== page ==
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Leboe-McGowan, Launa C.

Associate Professor, Psychology

Email: Launa.Leboe-McGowan@umanitoba.ca

Keywords

Keyword Discipline

Psychology

Behavioral/Social Sciences

Research Description

Cognitive illusions have provided an essential basis for understanding cognitive processes across a range of contexts. The sources of error in cognitive performance have been fundamental in instructing researchers about mechanisms underlying low-level perceptual experience (Bedell, Patel, Chung, & Ogmen, 2006; Coello, Danckert, Blangero, Rossetti, 2007; Lackner, 1972; ten Hoopen, 1996; Milner & Dyde, 2003; Warren, 1951), remembering (Bartlett, 1932; Jacoby, Kelley, & Dywan, 1989; Johnson, Hashtroudi, & Lindsay, 1993; Roediger & McDermott, 1995), and judgment and decision-making (Kahneman & Tversky, 1973, 1979). Essential for illuminating inefficiencies in human cognitive abilities, such research has also provided clues about basic cognitive mechanisms. Specifically, one important outcome of adopting a research focus that emphasizes cognitive illusions is that human cognitive processing does not directly and veridically make contact with either the sensory environment or representations of prior experience (see Koriat, Goldsmith, & Pansky, 2000, and Warren, 1981, for reviews). Instead, at least in part, all aspects of cognitive processing reflect an imperfect construction of reality. The proposed research will investigate top-down sources of error in the cross-modal perception of spatial location, temporal duration, and intensity of both auditory and visual events.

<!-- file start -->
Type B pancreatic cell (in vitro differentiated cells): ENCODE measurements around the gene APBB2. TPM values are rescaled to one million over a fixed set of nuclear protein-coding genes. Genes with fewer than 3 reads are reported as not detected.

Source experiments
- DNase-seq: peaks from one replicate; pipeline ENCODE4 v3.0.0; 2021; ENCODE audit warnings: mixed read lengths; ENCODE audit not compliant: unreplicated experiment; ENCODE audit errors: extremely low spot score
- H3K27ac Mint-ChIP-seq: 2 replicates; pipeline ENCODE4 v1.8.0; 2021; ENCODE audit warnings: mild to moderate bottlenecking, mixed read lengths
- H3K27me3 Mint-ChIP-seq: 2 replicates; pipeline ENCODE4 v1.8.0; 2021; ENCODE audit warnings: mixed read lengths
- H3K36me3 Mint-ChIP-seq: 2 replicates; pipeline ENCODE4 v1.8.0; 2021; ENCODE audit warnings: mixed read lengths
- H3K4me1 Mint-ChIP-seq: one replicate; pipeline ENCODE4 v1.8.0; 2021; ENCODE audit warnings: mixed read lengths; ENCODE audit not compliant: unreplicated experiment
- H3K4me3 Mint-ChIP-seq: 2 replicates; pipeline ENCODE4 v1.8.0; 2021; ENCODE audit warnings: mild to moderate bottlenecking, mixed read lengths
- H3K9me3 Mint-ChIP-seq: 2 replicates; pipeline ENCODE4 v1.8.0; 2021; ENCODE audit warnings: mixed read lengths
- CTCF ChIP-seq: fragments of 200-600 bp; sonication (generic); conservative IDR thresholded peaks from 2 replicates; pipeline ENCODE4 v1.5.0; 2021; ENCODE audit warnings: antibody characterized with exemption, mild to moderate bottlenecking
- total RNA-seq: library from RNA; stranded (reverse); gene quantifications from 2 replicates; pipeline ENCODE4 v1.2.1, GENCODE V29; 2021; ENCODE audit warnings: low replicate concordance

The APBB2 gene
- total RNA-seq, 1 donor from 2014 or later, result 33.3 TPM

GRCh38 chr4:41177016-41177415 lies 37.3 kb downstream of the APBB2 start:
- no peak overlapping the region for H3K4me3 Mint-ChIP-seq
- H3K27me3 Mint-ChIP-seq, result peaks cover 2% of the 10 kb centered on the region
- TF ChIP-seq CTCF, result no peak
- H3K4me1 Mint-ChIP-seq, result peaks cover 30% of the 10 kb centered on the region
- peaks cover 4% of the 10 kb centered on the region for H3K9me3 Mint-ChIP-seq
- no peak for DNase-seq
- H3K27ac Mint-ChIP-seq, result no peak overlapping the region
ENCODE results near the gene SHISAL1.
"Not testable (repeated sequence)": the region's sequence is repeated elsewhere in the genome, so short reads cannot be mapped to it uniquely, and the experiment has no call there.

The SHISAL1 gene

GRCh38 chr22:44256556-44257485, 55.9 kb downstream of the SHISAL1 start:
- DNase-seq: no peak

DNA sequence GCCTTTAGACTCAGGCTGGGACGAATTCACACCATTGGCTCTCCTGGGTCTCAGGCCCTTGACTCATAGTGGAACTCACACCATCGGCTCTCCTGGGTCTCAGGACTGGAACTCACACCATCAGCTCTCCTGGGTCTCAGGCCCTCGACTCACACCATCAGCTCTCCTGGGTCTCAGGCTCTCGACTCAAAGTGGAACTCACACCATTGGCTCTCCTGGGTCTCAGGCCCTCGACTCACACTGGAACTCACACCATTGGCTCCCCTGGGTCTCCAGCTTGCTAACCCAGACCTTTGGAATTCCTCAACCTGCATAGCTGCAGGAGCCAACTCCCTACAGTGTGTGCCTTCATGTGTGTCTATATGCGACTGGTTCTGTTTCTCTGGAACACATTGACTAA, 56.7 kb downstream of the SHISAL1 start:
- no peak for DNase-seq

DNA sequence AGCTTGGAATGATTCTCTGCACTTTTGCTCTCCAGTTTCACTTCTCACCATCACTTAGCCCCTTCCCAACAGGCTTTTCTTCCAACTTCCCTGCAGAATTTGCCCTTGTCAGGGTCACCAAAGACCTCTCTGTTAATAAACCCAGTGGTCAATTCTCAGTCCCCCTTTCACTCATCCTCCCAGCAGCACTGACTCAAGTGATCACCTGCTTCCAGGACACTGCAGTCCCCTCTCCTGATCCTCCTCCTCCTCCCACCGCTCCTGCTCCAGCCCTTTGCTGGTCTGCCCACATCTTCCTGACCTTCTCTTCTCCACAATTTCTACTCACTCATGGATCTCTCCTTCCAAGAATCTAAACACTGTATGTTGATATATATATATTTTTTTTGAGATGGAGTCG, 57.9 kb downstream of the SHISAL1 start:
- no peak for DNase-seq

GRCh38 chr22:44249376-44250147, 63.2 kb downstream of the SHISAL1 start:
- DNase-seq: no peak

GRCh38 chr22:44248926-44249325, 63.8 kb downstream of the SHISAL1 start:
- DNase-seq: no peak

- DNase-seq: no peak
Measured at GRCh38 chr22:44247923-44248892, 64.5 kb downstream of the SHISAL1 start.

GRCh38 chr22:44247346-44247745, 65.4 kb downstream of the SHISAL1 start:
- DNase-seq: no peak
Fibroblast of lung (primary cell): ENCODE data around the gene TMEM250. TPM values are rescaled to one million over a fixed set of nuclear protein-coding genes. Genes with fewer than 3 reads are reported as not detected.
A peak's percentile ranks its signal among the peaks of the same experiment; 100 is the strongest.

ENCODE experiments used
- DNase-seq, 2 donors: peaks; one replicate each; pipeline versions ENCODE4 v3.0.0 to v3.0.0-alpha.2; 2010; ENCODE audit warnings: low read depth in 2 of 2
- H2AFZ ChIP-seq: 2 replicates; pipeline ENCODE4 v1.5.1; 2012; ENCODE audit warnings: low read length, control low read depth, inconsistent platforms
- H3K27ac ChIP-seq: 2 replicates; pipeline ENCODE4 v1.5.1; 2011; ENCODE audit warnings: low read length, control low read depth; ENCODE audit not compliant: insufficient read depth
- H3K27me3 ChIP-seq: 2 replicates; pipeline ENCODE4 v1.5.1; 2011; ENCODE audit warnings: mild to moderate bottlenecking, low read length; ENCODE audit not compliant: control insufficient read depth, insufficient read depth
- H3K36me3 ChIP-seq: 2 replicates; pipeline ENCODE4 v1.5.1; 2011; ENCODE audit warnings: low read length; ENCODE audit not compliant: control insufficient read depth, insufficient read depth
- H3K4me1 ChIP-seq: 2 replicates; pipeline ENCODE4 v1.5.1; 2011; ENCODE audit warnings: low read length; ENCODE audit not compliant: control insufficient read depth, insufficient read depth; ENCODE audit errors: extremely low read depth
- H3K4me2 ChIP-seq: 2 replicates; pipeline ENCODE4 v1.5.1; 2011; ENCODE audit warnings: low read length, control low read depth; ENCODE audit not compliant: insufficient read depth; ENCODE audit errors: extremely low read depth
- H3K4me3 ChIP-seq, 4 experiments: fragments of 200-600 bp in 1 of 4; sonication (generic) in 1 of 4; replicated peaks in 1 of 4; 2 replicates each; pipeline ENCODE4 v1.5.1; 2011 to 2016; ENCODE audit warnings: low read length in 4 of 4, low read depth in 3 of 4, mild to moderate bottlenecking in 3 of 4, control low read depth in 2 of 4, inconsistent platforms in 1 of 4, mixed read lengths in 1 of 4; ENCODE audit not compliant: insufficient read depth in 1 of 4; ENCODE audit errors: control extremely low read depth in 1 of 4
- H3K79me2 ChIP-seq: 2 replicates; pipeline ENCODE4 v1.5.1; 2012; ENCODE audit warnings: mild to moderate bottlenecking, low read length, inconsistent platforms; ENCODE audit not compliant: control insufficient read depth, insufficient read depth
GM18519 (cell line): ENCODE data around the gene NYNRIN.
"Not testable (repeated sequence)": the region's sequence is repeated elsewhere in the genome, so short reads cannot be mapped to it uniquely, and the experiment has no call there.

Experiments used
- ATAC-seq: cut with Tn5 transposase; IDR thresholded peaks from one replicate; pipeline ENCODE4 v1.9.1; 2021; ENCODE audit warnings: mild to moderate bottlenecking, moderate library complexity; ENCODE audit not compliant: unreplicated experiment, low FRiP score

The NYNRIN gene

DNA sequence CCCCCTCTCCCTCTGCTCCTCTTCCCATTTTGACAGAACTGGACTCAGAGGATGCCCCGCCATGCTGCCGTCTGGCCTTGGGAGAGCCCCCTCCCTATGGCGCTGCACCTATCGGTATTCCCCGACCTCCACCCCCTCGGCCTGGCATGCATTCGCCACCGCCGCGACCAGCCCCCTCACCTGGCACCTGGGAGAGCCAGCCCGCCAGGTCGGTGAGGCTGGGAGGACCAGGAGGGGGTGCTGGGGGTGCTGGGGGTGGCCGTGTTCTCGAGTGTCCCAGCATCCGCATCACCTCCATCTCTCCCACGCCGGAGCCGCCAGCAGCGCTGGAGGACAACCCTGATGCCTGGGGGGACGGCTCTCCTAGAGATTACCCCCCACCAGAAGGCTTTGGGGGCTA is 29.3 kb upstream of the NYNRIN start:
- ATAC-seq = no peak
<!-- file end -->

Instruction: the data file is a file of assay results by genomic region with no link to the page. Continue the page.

I propose it as useful to consider these diverse variants of cognitive illusion as possessing a common origin. In each case, these illusions involve the biasing influence of dimensions of processing that are distinctly different from the attribute that is central to the task that must be performed. I assume that developing an understanding of the indirect sources of information that people rely on to perform cognitive tasks is essential to understanding human cognitive processing. My expectation is that people rely on these indirect sources of information because they have no other choice; they often do not have selective and direct access to the information that is most relevant to the current task. The cognitive system must then strike a compromise, accepting some amount of interference and error through inferential processing in exchange for the capacity to succeed in making accurate remembering and perceptual judgments most of the time. Consistent with this view, there is growing appreciation for the advantages of relying on fast, error-prone, indirect inferences in the performance of cognitive tasks over deliberate, conscious processes that take only the most relevant factors into account (Gigerenzer & Todd, 1999). A primary goal of my research program is to reveal the sources of illusory cognitive processing in the perception of auditory and visual events that have been so critical in understanding higher-order cognitive processes, such as remembering and judgment and decision-making, as well as in understanding lower-level phenomena of visual perception. This research will provide an important, novel contribution to the literature, given that relatively little is known about cross-modal sources of illusory perception in the auditory and visual domains.

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